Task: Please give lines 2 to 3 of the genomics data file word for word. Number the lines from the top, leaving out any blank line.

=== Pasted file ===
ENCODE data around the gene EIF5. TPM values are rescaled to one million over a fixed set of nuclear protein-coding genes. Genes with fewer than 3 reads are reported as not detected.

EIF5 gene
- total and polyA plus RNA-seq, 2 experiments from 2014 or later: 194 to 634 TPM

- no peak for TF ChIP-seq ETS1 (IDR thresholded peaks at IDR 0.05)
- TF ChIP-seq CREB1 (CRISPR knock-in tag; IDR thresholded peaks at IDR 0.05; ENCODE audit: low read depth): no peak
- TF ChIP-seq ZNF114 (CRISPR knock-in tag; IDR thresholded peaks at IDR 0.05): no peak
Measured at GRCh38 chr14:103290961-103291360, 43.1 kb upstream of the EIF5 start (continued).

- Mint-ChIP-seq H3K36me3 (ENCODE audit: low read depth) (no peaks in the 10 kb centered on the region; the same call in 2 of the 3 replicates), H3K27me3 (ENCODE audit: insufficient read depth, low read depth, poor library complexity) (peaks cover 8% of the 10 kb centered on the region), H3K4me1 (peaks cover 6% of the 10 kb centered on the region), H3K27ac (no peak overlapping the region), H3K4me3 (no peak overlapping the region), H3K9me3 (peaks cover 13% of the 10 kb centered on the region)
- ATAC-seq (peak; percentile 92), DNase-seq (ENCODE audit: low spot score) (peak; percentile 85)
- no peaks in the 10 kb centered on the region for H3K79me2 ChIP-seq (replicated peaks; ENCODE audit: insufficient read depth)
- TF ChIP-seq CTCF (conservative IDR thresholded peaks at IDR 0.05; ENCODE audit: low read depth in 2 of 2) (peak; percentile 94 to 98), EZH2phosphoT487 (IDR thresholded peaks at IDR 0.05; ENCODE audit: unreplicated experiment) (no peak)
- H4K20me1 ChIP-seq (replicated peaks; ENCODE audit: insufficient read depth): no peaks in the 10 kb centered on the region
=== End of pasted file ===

EIF5 gene
- total and polyA plus RNA-seq, 2 experiments from 2014 or later: 194 to 634 TPM